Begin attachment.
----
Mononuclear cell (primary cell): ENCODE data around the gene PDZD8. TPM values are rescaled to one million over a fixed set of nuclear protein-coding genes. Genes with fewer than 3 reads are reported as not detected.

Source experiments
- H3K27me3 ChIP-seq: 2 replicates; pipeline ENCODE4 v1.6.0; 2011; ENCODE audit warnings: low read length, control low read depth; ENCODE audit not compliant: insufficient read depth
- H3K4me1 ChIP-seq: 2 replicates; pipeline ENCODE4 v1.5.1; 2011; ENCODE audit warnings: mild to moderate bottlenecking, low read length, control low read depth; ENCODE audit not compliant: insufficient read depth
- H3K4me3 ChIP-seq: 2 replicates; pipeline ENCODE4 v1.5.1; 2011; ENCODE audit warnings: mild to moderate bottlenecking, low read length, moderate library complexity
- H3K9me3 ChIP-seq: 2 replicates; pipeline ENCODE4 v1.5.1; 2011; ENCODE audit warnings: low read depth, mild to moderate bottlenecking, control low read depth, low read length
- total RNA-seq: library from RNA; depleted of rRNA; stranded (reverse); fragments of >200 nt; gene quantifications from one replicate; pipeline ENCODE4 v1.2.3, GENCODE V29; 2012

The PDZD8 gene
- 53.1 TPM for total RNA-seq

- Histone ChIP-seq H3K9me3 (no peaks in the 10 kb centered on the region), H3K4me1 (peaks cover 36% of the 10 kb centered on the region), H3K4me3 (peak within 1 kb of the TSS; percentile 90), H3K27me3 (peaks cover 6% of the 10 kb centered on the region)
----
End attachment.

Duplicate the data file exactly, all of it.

Mononuclear cell (primary cell): ENCODE data around the gene PDZD8. TPM values are rescaled to one million over a fixed set of nuclear protein-coding genes. Genes with fewer than 3 reads are reported as not detected.

Source experiments
- H3K27me3 ChIP-seq: 2 replicates; pipeline ENCODE4 v1.6.0; 2011; ENCODE audit warnings: low read length, control low read depth; ENCODE audit not compliant: insufficient read depth
- H3K4me1 ChIP-seq: 2 replicates; pipeline ENCODE4 v1.5.1; 2011; ENCODE audit warnings: mild to moderate bottlenecking, low read length, control low read depth; ENCODE audit not compliant: insufficient read depth
- H3K4me3 ChIP-seq: 2 replicates; pipeline ENCODE4 v1.5.1; 2011; ENCODE audit warnings: mild to moderate bottlenecking, low read length, moderate library complexity
- H3K9me3 ChIP-seq: 2 replicates; pipeline ENCODE4 v1.5.1; 2011; ENCODE audit warnings: low read depth, mild to moderate bottlenecking, control low read depth, low read length
- total RNA-seq: library from RNA; depleted of rRNA; stranded (reverse); fragments of >200 nt; gene quantifications from one replicate; pipeline ENCODE4 v1.2.3, GENCODE V29; 2012

The PDZD8 gene
- 53.1 TPM for total RNA-seq

- Histone ChIP-seq H3K9me3 (no peaks in the 10 kb centered on the region), H3K4me1 (peaks cover 36% of the 10 kb centered on the region), H3K4me3 (peak within 1 kb of the TSS; percentile 90), H3K27me3 (peaks cover 6% of the 10 kb centered on the region)